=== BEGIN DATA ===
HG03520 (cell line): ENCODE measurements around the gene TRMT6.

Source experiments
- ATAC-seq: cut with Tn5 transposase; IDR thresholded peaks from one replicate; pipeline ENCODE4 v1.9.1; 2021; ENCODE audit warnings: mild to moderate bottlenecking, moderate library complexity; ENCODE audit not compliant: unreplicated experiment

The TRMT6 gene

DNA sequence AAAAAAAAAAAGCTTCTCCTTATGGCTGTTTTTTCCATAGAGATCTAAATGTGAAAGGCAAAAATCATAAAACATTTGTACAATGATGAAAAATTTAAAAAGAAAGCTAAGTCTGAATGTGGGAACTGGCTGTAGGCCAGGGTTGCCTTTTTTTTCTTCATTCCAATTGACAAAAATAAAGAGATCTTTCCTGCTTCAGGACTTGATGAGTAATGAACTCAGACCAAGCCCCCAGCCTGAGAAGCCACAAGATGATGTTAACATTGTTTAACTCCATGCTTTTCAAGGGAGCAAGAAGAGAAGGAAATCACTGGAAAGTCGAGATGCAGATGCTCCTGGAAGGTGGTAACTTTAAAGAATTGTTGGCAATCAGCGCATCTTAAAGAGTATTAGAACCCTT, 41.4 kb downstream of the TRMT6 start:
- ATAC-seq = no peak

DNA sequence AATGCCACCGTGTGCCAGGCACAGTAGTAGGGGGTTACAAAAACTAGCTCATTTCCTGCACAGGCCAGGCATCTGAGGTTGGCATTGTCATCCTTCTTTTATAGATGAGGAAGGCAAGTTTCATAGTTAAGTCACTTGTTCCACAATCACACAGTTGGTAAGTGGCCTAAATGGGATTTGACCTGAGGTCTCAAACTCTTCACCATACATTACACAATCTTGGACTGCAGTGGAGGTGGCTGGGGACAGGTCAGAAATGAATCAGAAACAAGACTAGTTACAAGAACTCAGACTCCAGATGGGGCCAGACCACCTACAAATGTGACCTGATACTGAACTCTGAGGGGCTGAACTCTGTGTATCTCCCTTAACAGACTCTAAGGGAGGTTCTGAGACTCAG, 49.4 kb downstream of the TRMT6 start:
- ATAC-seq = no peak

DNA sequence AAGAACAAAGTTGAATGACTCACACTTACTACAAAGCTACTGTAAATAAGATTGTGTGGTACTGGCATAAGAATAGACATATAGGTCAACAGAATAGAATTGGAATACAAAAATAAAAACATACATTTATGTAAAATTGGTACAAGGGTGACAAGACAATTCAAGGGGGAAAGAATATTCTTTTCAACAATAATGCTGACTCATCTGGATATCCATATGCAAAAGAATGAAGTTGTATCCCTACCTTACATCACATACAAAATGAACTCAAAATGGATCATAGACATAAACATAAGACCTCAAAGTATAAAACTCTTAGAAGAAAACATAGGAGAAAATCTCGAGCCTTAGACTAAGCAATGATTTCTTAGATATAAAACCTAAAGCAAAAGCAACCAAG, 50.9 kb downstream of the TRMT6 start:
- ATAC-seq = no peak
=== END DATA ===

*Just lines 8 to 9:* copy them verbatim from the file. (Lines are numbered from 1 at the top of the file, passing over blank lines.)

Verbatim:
- ATAC-seq = no peak

DNA sequence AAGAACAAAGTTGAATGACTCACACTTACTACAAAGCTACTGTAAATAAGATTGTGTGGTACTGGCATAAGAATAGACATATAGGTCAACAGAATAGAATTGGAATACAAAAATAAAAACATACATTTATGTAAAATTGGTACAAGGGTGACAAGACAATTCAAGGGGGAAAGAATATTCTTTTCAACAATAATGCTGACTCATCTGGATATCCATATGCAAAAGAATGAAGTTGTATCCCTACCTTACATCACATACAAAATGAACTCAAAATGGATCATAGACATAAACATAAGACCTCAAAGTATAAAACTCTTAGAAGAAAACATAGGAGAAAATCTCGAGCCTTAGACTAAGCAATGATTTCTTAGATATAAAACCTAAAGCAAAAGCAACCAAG, 50.9 kb downstream of the TRMT6 start: